J.P. Holding quotes James D. G. Dunn (not an inerrantist) who points out that the “blasphemy of the Holy Spirit” referred to people who claimed Jesus was possessed, and that Dunnʼs interpretation was this one:

“…the beneficial effect of [Jesusʼ] exorcisms was so self-evidently of God and wrought by his Spirit, that to attribute it to Satan was the worse kind of perversity — deliberately to confuse the Spirit of God with the power of Satan was to turn oneʼs back on God and his forgiveness (Mark 3:29)” [Dunn].

Itʼs too bad that Jesus didnʼt have the knack of expressing himself as precisely as Dunn does above, putting each of his sayings in such clear theological perspective. It also appears to me that Dunn might be going beyond what Mark 3 says by adding perhaps an overly elaborate theologically driven explanation, though note that even the author of the Markan Gospel felt that the saying about “an unforgivable sin” needed a bit of commentary, so he followed it with his little explanation, ‘He [Jesus] said this because they were saying ’He has an evil spirit.’”

Personally I prefer concentrating on the other passages of Jesus above, in which Jesus asks whether a person accused of having an evil spirit would go around casting out evil in others? I agree that doesnʼt make sense, because why or how would Satan cast out Satan? Itʼs also self evident that “a house divided against itself cannot stand.” Those sorts of points are all thatʼs needed to be said in a case of somebody accusing somebody else of casting out Satan via Satanʼs own power. Itʼs like pointing out, how can I be evil if Iʼm helping other people, and even casting away evil?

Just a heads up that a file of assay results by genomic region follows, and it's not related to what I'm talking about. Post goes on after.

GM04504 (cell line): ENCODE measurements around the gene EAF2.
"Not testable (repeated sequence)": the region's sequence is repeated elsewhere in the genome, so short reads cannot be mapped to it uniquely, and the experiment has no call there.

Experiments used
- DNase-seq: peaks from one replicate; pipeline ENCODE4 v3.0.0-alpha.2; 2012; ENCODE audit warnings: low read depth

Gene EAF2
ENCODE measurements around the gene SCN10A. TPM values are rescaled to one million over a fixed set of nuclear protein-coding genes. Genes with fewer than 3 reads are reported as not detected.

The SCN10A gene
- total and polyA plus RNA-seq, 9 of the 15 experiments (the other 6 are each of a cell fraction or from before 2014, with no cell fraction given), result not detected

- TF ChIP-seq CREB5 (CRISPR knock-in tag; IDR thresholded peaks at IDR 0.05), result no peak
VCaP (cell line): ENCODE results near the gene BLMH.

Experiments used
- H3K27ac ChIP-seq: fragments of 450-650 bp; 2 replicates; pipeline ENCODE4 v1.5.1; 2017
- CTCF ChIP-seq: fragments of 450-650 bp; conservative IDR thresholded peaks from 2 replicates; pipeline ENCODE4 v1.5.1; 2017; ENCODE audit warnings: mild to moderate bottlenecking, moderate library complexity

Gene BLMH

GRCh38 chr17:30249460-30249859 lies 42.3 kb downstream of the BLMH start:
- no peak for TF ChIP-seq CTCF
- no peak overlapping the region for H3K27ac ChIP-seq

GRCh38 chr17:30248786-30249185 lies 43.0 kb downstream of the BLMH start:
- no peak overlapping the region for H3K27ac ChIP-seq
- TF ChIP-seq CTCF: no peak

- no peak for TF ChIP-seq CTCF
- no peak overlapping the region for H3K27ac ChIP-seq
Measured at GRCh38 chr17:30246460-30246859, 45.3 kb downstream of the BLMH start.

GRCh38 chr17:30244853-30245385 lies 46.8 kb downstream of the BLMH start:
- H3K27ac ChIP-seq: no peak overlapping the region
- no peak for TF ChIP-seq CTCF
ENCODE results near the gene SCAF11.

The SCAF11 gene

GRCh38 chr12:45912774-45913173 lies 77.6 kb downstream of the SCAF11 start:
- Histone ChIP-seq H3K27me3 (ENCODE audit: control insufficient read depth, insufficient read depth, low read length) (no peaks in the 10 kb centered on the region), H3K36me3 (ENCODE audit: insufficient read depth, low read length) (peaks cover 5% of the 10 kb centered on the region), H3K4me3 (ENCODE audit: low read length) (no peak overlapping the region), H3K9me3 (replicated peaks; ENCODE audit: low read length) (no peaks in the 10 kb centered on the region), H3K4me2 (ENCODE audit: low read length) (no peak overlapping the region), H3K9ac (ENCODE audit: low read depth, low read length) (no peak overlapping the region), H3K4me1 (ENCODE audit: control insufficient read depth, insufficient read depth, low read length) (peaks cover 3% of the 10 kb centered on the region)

But Jesus (or whomever wrote or spoke the words above, since I doubt every word attributed to Jesus in the Gospels must necessarily have been spoken by him) went farther than just making the self evident points about why evil would cast out evil, and perhaps later the line was added about the “blasphemy of the Holy Spirit” being “unforgivable.”

In fact, the New Interpreterʼs Bible raised a similar question:

“The ‘unpardonable sin’ saying of 12:31-32 came from Jesus in the form of an absolute and universal pronouncement of forgiveness to the ‘sons of men,’ but in subsequent modifications the exception of ‘blasphemy of the Holy Spirit’ was added and ‘sons of men’ became the Christological title ‘Son of Man.’” [See endnote #1]

Another question is based on the recognition that Luke-Acts [which were composed after both Mark and Matthew] separates the story about Jesusʼ exorcisms from his declaration concerning “the blasphemy of the Holy Spirit.” The author of Luke-Acts appears to have separated the exorcism story from the declaration for a theological reason, namely to broaden the notion of what “the blasphemy of the Holy Spirit “ meant, by no longer limiting it as the Gospels of Mark and Matthew did to Jesusʼ miracle working ability being confused with the power of “Satan.” According to the author of Luke-Acts the “blasphemy of the Holy Spirit” now refers to rejecting any spirit-filled or God-filled message, and is no longer connected with blaming Jesusʼ miracle-working powers on “Satan.” See Luke 12:9-12: